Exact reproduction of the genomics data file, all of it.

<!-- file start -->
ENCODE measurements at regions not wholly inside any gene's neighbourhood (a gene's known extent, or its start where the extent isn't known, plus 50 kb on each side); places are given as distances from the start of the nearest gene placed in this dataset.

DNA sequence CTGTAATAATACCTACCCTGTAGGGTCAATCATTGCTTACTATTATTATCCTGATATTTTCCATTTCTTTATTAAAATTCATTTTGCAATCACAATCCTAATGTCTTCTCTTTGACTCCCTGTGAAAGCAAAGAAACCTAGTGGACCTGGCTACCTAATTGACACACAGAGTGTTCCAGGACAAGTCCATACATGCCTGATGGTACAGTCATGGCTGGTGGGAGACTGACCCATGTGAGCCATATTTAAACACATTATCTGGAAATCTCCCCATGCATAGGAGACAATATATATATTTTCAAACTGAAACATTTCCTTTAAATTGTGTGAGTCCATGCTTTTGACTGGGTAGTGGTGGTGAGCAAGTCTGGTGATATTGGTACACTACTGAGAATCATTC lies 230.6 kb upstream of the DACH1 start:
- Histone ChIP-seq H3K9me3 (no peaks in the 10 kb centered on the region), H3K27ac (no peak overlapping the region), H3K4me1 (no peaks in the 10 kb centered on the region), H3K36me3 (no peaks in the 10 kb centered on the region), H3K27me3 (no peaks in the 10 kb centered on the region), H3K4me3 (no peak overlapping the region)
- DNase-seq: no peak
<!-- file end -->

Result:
ENCODE measurements at regions not wholly inside any gene's neighbourhood (a gene's known extent, or its start where the extent isn't known, plus 50 kb on each side); places are given as distances from the start of the nearest gene placed in this dataset.

DNA sequence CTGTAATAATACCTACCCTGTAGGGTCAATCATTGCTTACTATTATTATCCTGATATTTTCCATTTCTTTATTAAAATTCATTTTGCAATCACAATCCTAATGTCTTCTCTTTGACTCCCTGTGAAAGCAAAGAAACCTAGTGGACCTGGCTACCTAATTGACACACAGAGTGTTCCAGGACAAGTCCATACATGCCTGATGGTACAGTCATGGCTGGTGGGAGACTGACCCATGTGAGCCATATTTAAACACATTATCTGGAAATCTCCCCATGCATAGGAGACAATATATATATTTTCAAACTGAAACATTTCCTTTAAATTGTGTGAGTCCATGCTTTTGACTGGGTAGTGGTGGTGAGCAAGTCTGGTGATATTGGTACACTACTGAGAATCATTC lies 230.6 kb upstream of the DACH1 start:
- Histone ChIP-seq H3K9me3 (no peaks in the 10 kb centered on the region), H3K27ac (no peak overlapping the region), H3K4me1 (no peaks in the 10 kb centered on the region), H3K36me3 (no peaks in the 10 kb centered on the region), H3K27me3 (no peaks in the 10 kb centered on the region), H3K4me3 (no peak overlapping the region)
- DNase-seq: no peak